'Frankenstein' by Mary Shelley: A Critical Analysis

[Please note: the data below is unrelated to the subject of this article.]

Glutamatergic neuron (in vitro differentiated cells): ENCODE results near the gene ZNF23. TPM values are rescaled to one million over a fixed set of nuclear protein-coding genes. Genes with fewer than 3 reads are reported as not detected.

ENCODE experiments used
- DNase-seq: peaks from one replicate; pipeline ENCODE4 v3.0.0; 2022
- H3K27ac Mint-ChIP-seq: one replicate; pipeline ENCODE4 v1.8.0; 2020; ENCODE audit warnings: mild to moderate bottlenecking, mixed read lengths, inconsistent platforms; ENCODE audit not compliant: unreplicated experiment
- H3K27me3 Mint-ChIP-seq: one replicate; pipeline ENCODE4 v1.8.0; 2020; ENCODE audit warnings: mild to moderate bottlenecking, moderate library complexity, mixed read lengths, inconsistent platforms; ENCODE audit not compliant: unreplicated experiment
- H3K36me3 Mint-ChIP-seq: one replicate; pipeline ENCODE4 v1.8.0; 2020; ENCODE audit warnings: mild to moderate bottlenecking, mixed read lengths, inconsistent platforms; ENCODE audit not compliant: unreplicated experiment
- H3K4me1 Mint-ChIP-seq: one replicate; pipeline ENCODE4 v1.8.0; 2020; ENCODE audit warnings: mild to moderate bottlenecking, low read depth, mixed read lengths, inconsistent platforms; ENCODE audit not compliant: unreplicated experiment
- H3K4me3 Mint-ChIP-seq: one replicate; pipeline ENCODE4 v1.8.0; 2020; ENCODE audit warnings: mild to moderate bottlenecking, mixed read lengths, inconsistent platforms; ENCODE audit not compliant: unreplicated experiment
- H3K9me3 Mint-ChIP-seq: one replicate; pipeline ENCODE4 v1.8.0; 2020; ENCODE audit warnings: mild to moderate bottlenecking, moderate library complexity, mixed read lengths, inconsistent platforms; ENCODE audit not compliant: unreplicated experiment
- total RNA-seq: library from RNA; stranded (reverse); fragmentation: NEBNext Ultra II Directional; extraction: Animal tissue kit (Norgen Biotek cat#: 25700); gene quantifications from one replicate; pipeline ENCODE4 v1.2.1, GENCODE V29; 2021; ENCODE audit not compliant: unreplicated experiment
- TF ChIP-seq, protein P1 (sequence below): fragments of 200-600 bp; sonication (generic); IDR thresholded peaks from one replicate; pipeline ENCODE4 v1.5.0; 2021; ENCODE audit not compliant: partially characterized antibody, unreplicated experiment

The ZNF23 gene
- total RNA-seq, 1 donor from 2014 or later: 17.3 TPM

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In the gothic novel Frankenstein, author Mary Shelley offers an ominous tale of science gone terribly wrong using the theme of the father and son relationship that also goes terribly wrong. Though Victor Frankenstein does not give birth per se to the Monster, Frankenstein is for all intents and purposes the Monster's father as he brings him to life via his scientific knowledge. Once the Monster is alive he looks to Frankenstein to protect him as a father would, but Frankenstein who is mortified by his creation shuns him. The longer the Monster lives without Frankenstein's love and the more he discovers what he is missing, the angrier he gets and he sets out on a mission to destroy Victor Frankenstein. In Frankenstein, Shelley's purpose is to reveal what happens to society at large when individuals fail in their duties as parents. Throughout Frankenstein there are random references to Hercules the neglected son of Zeus who goes through life miserably while he tries to fit into a human world in which he does not belong despite the fact that he is looked up to because of his power and courage and, simultaneously, is feared because of those attributes (Thompson, 2006). There are also several references to the book of Genesis and Adam's defiance against God when he teams up with Eve. As the story goes, Adam is forced to leave the Paradise God created for him and is subject to a life that is full of what we now know as human suffering (2006). There is also mention of Cain,

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